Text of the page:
Note, while fixed-order reweighting is already available with Sherpa-2.2, the general reweighting implementation described here, including parton showers and multijet merging, will be part of the next release, i.e. Sherpa-2.3.

2 Reweighting fixed-order calculations

In order to re-evaluate a QCD cross-section calculation for a new choice of input parameters, i.e. , PDFs or renormalisation and factorisation scales, it is necessary to understand and trace-out its respective dependences. This is a rather easy task at leading-order (LO) but is already more involved when considering next-to-leading order (NLO) calculations in a given subtraction scheme. However, these decompositions have been presented for Catani–Seymour dipole subtraction and the FKS subtraction formalism in [34, 35].

In this section, we briefly review the dependence structure and discuss the corresponding reweighting equations for LO and Catani–Seymour subtracted NLO calculations within the Sherpa framework. With this paragraph we also introduce the notation used in the later sections, which explore the reweighting of more intricate QCD calculations, involving QCD parton showers and merging different final-state multiplicity processes.

2.1 The leading-order case

A LO parton-level calculation of some observable or measurement function of the final-state momenta is based on Born matrix elements of . It exhibits explicit dependences on the PDFs , the running strong coupling , the renormalisation scale and the factorisation scale :


with , denoting the number of attempts to generate an accepted event configuration, and


Therein, the contains all couplings, symmetry and flux factors, and PDFs, whereas has the PDFs, here for assumed two incoming parton flavours and , and the strong coupling stripped off. Note that we have suppressed the event index here. It is understood that depends on the event kinematics and that and can be chosen dynamically, i.e. in a momentum (and flavour) dependent way. Changing the input parameters , , and the input functions , results in


From eq. (2.3) we conclude that for PDF reweighting it is necessary to know the values of the event.

For an unweighted event generation, the event weights are uniform initially, i.e. , eq. (2.1) thus simplifies to


Scale and parameter variations then work the very same way as for weighted events. Applying eq. (2.3) then, however, leads to a broader weight distribution and eq. (2.1) has to be used again. Partially unweighted events can be treated on the same footing. These conclusions hold irrespective of the type of event generation whenever (partially) unweighted event generation is possible, i.e. when the weight distribution is bounded from above and below. We therefore will not comment further on it.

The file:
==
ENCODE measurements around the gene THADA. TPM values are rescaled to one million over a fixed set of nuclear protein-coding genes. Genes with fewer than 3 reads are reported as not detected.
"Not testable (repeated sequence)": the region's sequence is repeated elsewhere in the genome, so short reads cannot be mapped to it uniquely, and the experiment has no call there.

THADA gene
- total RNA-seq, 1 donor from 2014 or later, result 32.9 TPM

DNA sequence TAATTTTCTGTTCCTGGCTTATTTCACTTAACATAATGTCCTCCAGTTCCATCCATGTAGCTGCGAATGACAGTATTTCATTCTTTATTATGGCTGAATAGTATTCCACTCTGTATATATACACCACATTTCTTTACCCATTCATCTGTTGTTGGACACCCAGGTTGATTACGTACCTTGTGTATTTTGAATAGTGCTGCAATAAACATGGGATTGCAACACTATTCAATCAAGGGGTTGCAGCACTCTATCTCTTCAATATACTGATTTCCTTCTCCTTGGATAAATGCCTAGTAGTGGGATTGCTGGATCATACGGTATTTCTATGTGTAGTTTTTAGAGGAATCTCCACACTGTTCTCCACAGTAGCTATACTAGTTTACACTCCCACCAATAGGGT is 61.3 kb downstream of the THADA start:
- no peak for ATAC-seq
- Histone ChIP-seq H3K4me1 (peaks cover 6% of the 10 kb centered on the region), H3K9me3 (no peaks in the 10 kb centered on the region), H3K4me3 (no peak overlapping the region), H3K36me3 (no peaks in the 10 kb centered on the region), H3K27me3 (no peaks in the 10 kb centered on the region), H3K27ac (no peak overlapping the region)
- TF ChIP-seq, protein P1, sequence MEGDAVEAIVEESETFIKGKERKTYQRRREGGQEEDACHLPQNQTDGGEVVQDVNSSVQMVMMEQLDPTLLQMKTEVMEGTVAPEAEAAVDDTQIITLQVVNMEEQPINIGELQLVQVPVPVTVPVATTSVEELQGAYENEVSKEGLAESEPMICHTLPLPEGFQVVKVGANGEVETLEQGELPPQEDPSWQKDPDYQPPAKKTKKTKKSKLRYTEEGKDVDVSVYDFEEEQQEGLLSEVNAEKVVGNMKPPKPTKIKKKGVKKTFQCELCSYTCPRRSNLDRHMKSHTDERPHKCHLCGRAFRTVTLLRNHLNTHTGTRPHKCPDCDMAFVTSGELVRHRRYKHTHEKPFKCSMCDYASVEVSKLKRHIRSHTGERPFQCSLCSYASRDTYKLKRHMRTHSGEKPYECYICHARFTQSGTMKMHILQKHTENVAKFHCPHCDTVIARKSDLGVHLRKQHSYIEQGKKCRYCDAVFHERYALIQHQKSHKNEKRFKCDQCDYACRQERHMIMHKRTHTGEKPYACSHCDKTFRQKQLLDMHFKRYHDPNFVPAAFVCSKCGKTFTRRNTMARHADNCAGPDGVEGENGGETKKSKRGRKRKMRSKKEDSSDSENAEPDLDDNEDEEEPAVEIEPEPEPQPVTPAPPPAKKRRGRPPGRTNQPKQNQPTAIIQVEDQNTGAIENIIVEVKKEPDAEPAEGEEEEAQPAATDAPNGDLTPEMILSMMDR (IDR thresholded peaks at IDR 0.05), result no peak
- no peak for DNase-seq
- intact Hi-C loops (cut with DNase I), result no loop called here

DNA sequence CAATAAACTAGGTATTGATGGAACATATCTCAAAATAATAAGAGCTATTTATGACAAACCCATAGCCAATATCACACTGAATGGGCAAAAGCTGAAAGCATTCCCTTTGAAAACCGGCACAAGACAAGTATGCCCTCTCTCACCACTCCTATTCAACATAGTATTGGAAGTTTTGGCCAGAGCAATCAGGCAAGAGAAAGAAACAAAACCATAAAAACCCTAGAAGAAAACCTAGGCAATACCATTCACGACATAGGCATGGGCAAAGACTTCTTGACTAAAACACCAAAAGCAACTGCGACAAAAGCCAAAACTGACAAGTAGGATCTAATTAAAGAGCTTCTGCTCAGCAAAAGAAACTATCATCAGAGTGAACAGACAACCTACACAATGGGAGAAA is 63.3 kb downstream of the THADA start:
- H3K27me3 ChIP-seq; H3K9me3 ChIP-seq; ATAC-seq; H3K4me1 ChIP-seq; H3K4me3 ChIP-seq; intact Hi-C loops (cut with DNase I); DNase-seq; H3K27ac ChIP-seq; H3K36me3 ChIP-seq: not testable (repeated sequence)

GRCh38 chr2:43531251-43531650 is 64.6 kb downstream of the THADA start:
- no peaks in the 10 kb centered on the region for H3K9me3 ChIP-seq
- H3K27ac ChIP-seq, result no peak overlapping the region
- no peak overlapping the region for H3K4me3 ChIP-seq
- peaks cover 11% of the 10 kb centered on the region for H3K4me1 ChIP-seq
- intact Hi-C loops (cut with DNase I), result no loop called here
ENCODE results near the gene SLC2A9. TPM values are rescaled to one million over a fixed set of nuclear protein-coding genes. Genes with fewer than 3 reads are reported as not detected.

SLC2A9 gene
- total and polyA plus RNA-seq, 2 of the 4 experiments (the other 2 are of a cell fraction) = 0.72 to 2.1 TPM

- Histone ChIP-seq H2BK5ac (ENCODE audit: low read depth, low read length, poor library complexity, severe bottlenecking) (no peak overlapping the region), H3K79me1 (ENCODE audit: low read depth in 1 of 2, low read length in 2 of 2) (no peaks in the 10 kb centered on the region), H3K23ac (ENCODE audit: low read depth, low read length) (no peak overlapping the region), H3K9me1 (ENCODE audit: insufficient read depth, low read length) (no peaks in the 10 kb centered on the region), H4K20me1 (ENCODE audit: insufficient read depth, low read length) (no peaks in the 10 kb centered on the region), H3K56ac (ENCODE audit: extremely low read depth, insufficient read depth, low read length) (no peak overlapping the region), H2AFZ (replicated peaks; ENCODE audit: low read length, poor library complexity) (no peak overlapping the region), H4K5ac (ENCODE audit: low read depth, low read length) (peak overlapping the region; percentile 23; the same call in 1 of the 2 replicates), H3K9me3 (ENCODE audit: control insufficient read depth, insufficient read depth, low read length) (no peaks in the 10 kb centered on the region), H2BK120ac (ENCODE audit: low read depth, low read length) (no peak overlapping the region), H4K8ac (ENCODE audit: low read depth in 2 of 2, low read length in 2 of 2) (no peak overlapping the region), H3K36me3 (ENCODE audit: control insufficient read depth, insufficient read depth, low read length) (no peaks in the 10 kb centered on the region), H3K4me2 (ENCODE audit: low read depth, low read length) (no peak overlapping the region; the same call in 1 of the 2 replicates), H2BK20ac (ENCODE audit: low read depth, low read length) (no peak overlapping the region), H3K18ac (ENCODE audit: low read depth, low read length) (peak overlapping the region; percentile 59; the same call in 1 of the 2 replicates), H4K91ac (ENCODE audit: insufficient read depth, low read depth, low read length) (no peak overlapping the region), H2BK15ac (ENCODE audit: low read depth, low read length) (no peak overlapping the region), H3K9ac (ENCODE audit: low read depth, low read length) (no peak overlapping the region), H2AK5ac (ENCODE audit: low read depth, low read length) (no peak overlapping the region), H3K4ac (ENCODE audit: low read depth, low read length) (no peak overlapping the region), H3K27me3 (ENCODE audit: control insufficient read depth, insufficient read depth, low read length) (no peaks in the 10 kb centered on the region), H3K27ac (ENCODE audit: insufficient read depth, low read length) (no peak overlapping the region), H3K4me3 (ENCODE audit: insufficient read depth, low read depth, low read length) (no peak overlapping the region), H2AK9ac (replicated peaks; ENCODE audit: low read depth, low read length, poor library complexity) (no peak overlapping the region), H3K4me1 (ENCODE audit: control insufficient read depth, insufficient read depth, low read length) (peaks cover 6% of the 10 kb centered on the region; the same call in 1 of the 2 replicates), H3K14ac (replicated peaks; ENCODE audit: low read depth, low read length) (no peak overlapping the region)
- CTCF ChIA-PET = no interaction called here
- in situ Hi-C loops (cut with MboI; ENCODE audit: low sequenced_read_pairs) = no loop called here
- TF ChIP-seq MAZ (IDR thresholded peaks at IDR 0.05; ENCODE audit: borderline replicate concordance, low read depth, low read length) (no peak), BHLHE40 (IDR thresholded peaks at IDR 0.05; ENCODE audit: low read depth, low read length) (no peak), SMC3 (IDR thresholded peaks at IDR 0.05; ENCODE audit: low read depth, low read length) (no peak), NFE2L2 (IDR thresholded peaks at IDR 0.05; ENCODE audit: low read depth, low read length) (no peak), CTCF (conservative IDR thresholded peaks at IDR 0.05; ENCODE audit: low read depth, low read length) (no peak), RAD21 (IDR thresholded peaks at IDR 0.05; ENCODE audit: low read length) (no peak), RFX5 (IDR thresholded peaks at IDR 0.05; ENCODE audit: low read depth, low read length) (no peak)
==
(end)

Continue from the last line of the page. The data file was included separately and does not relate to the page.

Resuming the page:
2.2 The next-to-leading-order case

A full NLO parton-level calculation including real-emission and one-loop corrections of based in Catani–Seymour dipole subtraction [36, 37] has the following structure


where the new parts have the following dependences


Therein, combines the renormalised one-loop matrix element with the -operator of the Catani-Seymour subtraction scheme. This operator gives the flavour-diagonal endpoint contribution of the integrated subtraction terms. is thus separately infrared finite and exhibits a common transformation behaviour. Thus, for , , and


with - and PDF-independent coefficients and . Again, is stripped of all coupling and PDF factors.

The -terms are defined as the remainders of the integrated dipole subtraction terms, containing all flavour changing and -dependent pieces, combined with the collinear counterterms. Here, are the ratios of the partonic momentum fractions in the respective dipole before and after radiation. Again, this combination is separately infrared finite and transforms as one unit. When evaluated for the modified set of input parameters, they read


with the coefficients for , , and

for , respectively. Thereby, the sum over includes all light-quark flavours, corresponding to all potential quarks emitting a gluon. We note that in order to obtain the reweighted expressions for the and contributions the additional book-keeping of the , and (altogether 18)1 coefficients is required [34]. Due to its composite structure, the -terms do not possess a coupling- and PDF-stripped version . Nonetheless, we formally introduce a still PDF-dependent version in eq. (2.8) for reference in later sections.

The remaining pieces of eq. (2.5) are the Born matrix element , the real emission contribution and the differential dipole subtraction terms . The latter defines an underlying Born configuration through its dipole-dependent phase-space map, employing the phase-space factorisation . While the transformation of under the exchange of input parameters was detailed in eq. (2.3), the transformation of and the contributions works identically, merely having to adjust the power of the strong-coupling factor.

2.3 Validation

The reweighting approach outlined above has been implemented in the Sherpa framework for the two matrix-element generators Amegic [38] and Comix [39, 40] in conjunction with the corresponding Catani–Seymour dipole-subtraction implementation [41]. The required decomposition of virtual amplitudes is generic and can be used for matrix elements from BlackHat [42, 34], OpenLoops [43], GoSam [44], Njet [45], the internal library of simple processes, or, via the BLHA interface [46].

Here we shall present the validation of the reweighting approach in particular of NLO QCD event samples. For that purpose we consider \PW-boson production in \SI13\TeV proton-proton collisions at NLO QCD, and focus on the transverse-momentum distribution for the \PWand the lepton it decays to. In Fig. 1, the scale, and PDF uncertainty bands for the \PW and the lepton distributions are presented. All three bands have been produced for both observables using the internal reweighting of Sherpa from a single event generation run using with


a scale choice that has been motivated in [47]. For the PDFs the NNPDF 3.0 NLO set [48] has been used with . The running of is calculated within Sherpa using its renormalisation group equation at NLO with parton thresholds as given by the PDF.